That’s it. It’s done. We’re wrapping things up and moving on. Our time in Calcutta is coming to a close very, very soon, by the end of the month in fact.
This, then, is my final blog post from Calcutta. Next stop Hyderabad and then…who knows.
I think, like all surprises, it’s unexpected but not completely, if that makes any sense at all. We knew that Calcutta was not the right place for us and so, I suppose, the universe decided to give us a kick up the backside and make up our minds for us.
Calcutta has been an interesting experience, let’s say. It’s been infuriating at times but it’s been gentle too, calm enough to allow me just enough space to try out this writing lark for some time. I was able to hang out with literary heroes, write a first draft of a novel, get a couple of poems published in an actual book, have my views count for something, where people read my writing and listened to what I had to say. I can’t complain.
I think in all honesty this phase of our lives has been the part where we’ve done the most growing. We’ve met people who have inspired us and guided us and we’ve seen the best and the worst of the human condition. We’ve lost a heck of a lot of our naiveté but that could also have come with age.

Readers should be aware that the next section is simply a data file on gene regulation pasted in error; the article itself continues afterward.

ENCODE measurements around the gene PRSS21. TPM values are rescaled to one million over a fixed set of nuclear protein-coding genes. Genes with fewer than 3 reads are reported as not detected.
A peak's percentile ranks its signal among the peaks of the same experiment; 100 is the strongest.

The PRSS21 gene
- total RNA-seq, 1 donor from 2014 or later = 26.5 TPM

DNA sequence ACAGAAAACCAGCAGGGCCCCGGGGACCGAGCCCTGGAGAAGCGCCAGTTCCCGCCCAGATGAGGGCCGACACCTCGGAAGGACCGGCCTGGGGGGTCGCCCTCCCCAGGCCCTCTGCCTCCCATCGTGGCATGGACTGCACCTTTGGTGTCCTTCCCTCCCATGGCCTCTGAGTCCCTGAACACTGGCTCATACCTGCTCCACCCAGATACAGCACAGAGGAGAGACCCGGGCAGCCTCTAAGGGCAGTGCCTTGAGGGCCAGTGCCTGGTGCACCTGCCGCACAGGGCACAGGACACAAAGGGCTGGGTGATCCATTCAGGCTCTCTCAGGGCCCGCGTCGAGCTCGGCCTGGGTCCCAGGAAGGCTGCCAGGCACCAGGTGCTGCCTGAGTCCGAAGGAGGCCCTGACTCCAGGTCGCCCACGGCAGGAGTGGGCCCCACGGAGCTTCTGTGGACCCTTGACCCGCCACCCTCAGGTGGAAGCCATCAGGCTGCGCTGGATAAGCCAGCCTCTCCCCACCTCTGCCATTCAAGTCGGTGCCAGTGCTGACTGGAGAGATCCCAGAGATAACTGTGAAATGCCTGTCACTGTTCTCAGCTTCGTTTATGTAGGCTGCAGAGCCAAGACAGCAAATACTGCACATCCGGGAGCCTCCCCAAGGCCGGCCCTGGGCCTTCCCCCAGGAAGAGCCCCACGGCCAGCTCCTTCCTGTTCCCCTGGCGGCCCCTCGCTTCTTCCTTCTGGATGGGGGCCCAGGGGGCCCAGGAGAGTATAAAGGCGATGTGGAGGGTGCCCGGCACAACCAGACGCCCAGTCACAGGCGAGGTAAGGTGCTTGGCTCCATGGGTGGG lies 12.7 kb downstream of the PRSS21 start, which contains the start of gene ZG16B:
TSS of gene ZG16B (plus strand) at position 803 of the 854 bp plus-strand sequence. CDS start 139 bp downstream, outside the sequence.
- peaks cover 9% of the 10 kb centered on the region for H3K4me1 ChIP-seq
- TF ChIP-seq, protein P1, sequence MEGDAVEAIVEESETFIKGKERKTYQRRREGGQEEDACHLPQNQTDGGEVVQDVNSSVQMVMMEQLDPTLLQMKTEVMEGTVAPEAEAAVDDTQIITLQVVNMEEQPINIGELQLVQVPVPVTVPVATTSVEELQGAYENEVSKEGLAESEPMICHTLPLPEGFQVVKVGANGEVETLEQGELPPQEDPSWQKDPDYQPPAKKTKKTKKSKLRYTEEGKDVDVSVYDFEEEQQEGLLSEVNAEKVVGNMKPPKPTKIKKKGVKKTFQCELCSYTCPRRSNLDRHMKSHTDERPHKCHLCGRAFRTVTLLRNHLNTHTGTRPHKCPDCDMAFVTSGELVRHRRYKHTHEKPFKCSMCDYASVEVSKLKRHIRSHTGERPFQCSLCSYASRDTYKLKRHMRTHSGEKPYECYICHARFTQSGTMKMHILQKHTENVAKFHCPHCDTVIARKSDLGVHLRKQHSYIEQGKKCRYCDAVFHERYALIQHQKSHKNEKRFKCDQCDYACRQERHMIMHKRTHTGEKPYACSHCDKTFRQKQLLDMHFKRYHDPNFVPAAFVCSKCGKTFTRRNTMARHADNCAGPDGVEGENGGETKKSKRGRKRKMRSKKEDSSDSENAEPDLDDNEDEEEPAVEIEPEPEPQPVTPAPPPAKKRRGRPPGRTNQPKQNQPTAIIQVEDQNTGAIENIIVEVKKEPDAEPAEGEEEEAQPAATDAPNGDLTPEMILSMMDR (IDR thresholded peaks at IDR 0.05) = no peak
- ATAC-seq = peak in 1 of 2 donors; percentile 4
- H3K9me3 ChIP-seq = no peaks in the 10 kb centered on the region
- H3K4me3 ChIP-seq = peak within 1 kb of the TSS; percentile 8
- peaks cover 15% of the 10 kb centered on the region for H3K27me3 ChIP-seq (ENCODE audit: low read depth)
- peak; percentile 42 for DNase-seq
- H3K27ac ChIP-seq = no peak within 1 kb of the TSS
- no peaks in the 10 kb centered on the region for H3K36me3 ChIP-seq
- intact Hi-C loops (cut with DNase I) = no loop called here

Personally, I’ve become more laid back and patient. I don’t have a panic attack every time I see that I won’t be arriving ten minutes early. Health and Safety have taken a back seat too, considering we’ve gotten used to travelling without seat belts and car seats. Is that so bad? The average Calcuttan probably risks their lives every time they turn on a light switch, if truth be told, not to mention breathing in all that polluted air is probably reducing life expectancy by half with every breath…
My children have become fluent in two more languages, Bengali and Hindi. My daughter’s also learning French and is loving it. I just hope I can keep on building on those foundations because a language is always an asset, I’ve found. Thank goodness for my own floundering Bengali in Calcutta, otherwise I fear the city may not have been so kind.
I’ve come to love Calcutta. I’m an ‘almost local’ and I’ve learned to take it for granted, all of it, from the waving green banana fronds outside my window to the warm toothless smile of my cleaning lady. The total acceptance that life is a certain way and will continue to be so until something forces one to change direction, is very Calcutta. A niggling dissatisfaction is never quite enough to spur on action in most people here, it has to be something big. So this must be something big!
But until we actually move, Arsalan’s have just opened up another biriyani joint on the EM Bypass, it’s almost mango season, the last of the Nolen Gurer Shondesh is being rushed off the shelves, India are playing a warm up with the ‘Windies’ at Eden Gardens and there’s always Tagore.